INDEPENDENT AUTHORS’ DEPENDENCE ON BIG TECH: CATEGORIZATION AND GOVERNANCE OF AUTHORS OF COLOR ON AMAZON
Keywords:Platforms, Algorithms, Moderation, Amazon, Publishing
AbstractDigital book publishing platforms like Amazon Kindle Direct Publishing (KDP are often lauded for enabling independent authors unconnected to established publishers to enter the book industry. Despite the appellation, independent authors are not completely autonomous. Book publishing on digital platforms is intensely mediated by the technology companies on which authors rely to publish and disseminate their work. This paper explores the ways in which Amazon KDP undermines the independence of Black authors through its categorization and content moderation systems. The critical framework for this research combines media and platform studies with publishing studies through the application of an ecology model that analyses the technological, economic and socio-cultural contexts in which books and authors circulate online. (van Dijck, 2013). This paper uses a mixed-methods approach consisting of interviews with authors of color and website analysis that collected metadata from Amazon’s Web API. This paper argues that Amazon perpetuates the discrimination Black authors face within the traditional publishing industry through its technological systems. Amazon’s categorisation system uses profile data that has a tendency to sort books by Black authors into categories defined by race regardless of the categories chosen by independent authors. The visibility of books is also impacted by outcomes of Amazon’s content moderation system, Rekognition, which has been proven to be substantially less accurate in accurately identifying darker-skinned individuals (Buolamwini & Gebru, 2018). Amazon acts as a powerful intermediary in the governance and organisation of content in its marketplace due to the increased datafication of books in this sphere.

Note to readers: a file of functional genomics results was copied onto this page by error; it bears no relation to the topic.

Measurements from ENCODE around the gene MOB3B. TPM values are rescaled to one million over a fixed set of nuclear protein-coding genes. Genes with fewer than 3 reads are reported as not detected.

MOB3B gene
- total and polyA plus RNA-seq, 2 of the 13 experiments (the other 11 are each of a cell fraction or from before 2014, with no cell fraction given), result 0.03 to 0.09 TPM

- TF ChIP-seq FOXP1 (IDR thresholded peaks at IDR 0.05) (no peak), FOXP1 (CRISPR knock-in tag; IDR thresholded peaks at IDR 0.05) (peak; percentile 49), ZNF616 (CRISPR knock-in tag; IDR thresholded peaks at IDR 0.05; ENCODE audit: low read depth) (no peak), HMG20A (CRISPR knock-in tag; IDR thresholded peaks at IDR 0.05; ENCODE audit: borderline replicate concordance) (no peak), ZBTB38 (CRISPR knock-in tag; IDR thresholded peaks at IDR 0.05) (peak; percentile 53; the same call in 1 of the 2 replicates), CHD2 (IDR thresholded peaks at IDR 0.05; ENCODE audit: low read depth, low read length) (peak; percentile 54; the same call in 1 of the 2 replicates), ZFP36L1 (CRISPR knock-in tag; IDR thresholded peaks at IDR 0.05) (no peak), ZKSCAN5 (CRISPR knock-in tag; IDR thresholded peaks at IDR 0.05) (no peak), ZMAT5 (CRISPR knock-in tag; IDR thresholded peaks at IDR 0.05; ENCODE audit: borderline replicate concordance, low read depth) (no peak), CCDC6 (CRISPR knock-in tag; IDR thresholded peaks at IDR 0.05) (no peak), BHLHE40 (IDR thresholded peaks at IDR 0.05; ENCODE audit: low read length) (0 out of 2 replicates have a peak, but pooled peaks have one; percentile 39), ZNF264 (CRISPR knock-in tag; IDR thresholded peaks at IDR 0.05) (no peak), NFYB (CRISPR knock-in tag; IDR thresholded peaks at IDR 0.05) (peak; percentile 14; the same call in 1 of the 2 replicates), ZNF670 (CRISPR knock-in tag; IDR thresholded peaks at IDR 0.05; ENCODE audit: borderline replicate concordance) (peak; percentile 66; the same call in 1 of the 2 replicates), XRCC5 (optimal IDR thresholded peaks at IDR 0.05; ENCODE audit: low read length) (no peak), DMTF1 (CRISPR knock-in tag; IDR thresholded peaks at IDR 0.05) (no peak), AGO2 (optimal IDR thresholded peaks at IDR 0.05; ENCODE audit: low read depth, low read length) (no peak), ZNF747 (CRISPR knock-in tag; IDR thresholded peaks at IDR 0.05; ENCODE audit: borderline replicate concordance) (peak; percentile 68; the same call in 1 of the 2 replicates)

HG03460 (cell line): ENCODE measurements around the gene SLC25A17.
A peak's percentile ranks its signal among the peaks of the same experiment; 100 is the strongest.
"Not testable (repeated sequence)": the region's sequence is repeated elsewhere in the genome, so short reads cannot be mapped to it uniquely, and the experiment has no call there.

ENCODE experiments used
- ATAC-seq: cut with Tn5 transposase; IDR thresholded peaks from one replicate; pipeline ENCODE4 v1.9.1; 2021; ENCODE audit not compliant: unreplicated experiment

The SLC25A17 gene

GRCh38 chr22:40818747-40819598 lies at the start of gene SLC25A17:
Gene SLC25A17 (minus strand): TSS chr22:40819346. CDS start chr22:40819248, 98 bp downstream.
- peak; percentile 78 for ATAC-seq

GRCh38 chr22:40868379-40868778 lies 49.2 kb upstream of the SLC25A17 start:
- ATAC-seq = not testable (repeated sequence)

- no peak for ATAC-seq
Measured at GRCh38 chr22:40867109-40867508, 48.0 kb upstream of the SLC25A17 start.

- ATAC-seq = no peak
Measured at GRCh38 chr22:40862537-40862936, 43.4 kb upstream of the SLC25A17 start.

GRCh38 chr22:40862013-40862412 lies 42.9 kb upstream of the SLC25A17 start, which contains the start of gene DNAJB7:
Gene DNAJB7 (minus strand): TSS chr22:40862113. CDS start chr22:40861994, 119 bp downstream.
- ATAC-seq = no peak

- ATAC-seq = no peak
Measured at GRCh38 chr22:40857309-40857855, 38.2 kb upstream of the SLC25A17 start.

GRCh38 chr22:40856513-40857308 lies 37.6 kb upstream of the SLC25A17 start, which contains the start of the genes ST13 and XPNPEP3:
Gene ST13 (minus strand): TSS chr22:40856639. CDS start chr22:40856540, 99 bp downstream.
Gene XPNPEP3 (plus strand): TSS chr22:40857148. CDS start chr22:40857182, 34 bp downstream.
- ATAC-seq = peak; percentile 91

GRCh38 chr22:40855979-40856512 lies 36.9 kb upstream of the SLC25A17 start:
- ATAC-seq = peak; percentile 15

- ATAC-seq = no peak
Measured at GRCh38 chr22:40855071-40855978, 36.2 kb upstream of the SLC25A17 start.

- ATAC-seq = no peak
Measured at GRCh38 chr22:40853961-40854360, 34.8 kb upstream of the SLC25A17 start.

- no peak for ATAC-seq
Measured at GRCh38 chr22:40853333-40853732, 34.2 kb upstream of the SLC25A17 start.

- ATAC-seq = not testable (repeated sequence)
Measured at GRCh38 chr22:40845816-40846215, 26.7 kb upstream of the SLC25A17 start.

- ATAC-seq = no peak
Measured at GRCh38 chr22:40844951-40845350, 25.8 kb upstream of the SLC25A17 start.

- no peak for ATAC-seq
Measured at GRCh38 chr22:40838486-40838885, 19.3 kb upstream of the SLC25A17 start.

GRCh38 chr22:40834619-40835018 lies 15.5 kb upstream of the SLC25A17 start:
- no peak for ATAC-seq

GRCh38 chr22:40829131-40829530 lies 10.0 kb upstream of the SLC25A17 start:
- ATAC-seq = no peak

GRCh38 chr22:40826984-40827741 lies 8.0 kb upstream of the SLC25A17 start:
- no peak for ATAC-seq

How to Cite
Parnell, C. L. (2021). INDEPENDENT AUTHORS’ DEPENDENCE ON BIG TECH: CATEGORIZATION AND GOVERNANCE OF AUTHORS OF COLOR ON AMAZON. AoIR Selected Papers of Internet Research, 2021. https://doi.org/10.5210/spir.v2021i0.12005